MUCC’s youth-focused magazine inducted into Michigan Environmental Hall of Fame
Photo: MUCC Executive Director Amy Trotter and MUCC Education Director and TRACKS Editor Shaun McKeon accepted the 2021 Environmental Projects award on behalf of MUCC.
TRACKS Magazine was awarded the 2021 Environmental Projects Award by the Michigan Environmental Hall of Fame on Tuesday night.
Michigan United Conservation Clubs (MUCC) has published TRACKS Magazine since 1977, and it has reached millions of youth since its inception. Geared towards upper-elementary students, TRACKS Magazine uses Next Generation Science Standards to inform, shape and highlight interaction with Michigan’s wildlife and ecosystems.
Each issue of TRACKS focuses on a specific Michigan species, including species like black bear, sturgeon, Kirtland’s warbler, Eastern newt, brook trout and even the ant lion. It highlights topics such as ecosystems, biological evolution, human interaction, conservation jobs and energy in each issue.
Teachers throughout Michigan and the Midwest use the magazine for reading comprehension, science lessons, craft activities and to help develop lesson plans. TRACKS publishes eight times a year in conjunction with the school year (October through May).
TRACKS Editor and MUCC Education Director Shaun McKeon said TRACKS has been an integral part of classrooms throughout Michigan for more than four decades.
“Teachers have used TRACKS in a variety of ways since it was first published, and MUCC is proud to be a part of science-based learning in classrooms throughout Michigan,” McKeon said. “Instead of anthropomorphizing animals in cute, cuddly ways, we work to help Michigan’s youth understand the important and diverse interplay between species and ecosystems.”
Past inductees into the Michigan Environmental Hall of Fame include Bob Garner, Patty Birkholz, Jack Bails, John Dingell and the Michigan Resource Stewards, among many others.
TRACKS Magazine is among a handful of recipients working primarily in the conservation world that have been able to harness the symbiotic relationship of the environmental and conservation movements, said Amy Trotter, MUCC executive director.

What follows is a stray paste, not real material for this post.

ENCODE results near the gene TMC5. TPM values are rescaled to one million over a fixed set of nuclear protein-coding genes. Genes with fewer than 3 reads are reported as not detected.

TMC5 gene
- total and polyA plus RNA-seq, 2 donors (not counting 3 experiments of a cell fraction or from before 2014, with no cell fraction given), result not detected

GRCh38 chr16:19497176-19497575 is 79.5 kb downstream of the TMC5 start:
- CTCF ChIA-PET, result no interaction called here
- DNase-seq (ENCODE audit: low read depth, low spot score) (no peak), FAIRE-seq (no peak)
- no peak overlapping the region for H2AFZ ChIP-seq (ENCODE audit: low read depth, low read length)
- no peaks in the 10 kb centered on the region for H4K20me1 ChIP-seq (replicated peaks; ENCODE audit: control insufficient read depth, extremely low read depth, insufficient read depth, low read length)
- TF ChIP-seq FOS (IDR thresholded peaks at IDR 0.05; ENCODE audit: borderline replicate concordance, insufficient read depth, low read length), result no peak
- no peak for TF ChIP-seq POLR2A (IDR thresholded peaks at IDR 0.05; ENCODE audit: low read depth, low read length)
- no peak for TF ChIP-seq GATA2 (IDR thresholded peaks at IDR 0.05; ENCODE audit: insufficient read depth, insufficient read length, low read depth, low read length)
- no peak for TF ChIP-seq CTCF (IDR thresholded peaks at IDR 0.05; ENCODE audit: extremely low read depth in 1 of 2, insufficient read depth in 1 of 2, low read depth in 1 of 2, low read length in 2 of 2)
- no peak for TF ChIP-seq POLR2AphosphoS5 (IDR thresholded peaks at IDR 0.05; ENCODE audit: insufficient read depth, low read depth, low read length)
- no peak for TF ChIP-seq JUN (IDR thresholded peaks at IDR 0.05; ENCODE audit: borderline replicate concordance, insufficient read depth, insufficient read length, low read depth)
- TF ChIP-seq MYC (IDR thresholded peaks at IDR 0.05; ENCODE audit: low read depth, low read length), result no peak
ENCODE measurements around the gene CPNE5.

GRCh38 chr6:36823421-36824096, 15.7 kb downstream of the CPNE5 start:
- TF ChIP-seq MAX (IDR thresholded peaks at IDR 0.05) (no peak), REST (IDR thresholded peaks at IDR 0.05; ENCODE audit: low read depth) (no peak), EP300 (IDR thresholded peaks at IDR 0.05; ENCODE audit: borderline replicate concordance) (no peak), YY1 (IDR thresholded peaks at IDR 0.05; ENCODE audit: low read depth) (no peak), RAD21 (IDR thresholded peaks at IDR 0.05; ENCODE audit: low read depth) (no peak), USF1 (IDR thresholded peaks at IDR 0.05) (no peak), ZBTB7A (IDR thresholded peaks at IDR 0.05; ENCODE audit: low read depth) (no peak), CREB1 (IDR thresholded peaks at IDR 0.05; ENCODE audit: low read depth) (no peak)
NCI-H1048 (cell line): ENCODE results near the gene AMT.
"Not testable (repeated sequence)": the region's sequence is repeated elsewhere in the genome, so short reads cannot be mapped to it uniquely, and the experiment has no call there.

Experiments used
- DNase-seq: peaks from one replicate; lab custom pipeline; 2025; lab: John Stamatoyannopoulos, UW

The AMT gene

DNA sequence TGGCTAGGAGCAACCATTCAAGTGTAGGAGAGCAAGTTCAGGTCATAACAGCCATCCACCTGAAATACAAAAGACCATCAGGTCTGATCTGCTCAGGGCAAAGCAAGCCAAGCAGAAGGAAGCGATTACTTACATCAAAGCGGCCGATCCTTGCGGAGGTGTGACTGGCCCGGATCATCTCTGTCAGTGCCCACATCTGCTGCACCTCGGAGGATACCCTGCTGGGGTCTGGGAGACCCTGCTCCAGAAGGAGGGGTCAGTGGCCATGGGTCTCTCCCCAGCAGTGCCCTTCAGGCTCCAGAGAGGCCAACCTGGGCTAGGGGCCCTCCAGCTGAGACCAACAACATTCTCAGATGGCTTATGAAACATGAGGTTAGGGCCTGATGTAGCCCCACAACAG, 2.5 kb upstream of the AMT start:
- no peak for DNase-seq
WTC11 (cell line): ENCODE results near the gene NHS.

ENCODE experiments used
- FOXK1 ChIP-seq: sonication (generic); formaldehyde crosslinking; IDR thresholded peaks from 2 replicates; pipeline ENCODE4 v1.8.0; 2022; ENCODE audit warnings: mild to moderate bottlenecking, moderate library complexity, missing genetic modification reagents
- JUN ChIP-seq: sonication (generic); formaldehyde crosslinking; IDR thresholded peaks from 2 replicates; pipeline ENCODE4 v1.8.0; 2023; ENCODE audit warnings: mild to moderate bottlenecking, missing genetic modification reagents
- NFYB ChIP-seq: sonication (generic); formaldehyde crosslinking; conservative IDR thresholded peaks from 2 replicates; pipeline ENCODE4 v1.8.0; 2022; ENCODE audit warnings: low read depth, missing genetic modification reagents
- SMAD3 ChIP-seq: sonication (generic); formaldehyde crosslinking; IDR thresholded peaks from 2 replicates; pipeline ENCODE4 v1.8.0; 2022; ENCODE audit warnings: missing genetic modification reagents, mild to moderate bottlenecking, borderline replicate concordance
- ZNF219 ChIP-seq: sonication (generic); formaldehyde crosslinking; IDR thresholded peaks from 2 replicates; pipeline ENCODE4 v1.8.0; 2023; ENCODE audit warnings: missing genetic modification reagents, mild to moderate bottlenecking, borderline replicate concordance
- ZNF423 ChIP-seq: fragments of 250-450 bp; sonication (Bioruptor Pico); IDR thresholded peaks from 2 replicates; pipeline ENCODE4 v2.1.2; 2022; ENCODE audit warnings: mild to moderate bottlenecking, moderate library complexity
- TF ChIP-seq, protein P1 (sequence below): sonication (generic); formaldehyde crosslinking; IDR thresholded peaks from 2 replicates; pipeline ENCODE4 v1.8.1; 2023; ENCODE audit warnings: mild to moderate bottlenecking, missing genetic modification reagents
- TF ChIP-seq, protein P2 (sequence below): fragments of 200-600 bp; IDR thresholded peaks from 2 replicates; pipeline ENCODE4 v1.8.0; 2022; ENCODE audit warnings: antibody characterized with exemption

“It’s an honor to be recognized among giants like Bails, Dingell, Garner and Birkholz who have not only bettered Michigan’s conservation landscape but done so in a way that seamlessly intertwined the environmental and conservation communities so that the two were indistinguishable,” Trotter said.
MUCC’s affiliate clubs are the No. 1 sponsor of TRACKS in classrooms, with more than $47,000 each year being paid for by affiliate clubs. Classrooms can be sponsored for the upcoming 2021/22 school year at a cost of $4 per student with a minimum purchase of 10 issues per classroom ($40). Please email Sue Pride at email@example.com for more information about how to sponsor a classroom.
Individuals can also sign up to have TRACKS delivered to their mailbox for $20 per year. Please visit our Membership Application page to sign the youth in your life up for TRACKS today.
Founded in 2010, the Muskegon Environmental Research & Education Society created the Michigan Environmental Hall of Fame “as a way to recognize people and organizations, both locally and on a statewide basis, that have made significant contributions to our environment over the years. The Hall of Fame recognizes individuals who are making contributions each day and those who have passed on after making their contributions. We also like to recognize non-profit organizations that are dedicated to preserving our environment. We also select an environmental project that has made significant gains in changing the environment for the good of us all.”
This is wonderful! What a great legacy for MUCC!